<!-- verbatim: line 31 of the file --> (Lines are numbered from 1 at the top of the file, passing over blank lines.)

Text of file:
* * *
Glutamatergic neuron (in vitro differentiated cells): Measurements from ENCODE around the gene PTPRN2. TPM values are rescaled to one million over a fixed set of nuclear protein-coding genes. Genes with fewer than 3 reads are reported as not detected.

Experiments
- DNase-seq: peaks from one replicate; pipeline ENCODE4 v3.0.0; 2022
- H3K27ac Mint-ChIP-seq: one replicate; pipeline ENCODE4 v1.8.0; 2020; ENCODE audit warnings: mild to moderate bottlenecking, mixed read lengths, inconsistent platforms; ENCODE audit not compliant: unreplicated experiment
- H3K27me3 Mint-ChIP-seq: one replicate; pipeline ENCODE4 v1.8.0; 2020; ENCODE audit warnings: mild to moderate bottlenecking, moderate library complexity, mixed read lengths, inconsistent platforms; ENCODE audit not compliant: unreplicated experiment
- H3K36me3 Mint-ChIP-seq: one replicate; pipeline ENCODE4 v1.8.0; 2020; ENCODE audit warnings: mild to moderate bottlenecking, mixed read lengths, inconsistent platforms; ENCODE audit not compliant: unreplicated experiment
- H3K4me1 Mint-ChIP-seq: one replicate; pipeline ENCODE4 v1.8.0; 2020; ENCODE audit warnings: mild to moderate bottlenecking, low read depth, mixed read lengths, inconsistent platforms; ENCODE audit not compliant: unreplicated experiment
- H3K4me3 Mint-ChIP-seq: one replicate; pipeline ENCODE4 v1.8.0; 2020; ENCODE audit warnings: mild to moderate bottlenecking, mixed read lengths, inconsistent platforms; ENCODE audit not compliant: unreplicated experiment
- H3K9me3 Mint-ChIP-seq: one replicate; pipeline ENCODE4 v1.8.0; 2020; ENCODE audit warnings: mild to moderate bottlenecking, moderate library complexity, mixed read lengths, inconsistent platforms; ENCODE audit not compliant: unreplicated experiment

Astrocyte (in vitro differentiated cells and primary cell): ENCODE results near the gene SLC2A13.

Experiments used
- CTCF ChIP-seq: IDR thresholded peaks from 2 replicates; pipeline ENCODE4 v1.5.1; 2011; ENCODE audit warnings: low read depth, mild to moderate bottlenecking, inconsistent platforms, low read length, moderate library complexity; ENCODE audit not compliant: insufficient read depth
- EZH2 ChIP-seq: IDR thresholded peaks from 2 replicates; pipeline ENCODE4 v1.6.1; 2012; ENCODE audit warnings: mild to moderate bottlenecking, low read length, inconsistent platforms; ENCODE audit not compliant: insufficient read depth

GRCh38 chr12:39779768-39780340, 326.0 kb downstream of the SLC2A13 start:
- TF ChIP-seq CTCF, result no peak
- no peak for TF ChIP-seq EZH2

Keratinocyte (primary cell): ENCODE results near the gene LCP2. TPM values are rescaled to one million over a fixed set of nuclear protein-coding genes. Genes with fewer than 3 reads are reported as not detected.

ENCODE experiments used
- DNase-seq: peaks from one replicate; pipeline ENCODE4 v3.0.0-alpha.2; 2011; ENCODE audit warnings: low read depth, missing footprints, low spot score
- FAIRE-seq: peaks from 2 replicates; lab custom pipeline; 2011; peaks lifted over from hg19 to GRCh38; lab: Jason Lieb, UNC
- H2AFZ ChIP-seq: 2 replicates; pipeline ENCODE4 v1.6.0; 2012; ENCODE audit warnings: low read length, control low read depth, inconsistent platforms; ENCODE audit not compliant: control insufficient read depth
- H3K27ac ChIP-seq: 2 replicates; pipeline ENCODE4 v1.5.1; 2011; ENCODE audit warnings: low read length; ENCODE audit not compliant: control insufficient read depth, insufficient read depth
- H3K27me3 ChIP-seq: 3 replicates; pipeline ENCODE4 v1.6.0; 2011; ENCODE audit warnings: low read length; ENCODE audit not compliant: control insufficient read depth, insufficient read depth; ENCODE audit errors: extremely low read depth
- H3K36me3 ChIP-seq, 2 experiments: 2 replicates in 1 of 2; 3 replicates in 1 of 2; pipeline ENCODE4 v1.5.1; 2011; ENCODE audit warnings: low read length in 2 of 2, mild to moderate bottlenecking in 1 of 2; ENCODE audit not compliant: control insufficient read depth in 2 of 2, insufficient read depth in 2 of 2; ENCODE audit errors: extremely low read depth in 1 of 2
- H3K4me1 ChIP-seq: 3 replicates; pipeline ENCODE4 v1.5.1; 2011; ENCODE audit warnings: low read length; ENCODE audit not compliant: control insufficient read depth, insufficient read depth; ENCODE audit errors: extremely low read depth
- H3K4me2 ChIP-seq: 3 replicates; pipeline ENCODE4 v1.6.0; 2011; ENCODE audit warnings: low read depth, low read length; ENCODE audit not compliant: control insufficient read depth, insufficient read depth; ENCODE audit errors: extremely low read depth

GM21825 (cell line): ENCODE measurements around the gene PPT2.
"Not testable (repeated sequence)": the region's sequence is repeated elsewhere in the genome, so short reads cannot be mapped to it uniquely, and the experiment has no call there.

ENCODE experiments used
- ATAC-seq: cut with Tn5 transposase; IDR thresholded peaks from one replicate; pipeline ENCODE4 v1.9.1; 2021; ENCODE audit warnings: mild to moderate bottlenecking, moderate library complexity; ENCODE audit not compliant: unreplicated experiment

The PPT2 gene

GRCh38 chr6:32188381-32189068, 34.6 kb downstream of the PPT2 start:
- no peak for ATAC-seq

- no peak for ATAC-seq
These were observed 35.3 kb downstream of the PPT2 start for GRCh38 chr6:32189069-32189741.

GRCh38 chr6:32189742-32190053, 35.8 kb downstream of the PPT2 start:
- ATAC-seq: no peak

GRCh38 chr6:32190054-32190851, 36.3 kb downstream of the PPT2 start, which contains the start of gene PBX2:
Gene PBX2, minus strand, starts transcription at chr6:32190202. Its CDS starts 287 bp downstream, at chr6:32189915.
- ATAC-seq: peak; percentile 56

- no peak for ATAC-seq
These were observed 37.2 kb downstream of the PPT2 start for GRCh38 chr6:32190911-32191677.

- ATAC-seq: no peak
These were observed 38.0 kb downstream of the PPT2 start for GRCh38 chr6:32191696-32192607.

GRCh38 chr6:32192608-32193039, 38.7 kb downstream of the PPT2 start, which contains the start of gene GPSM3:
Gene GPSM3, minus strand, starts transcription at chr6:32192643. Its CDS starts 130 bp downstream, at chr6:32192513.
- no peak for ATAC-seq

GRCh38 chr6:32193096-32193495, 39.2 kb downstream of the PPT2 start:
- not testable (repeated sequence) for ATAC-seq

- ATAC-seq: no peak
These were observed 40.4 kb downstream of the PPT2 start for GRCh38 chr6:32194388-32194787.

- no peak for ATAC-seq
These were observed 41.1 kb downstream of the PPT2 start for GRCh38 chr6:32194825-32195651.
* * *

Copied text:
The PPT2 gene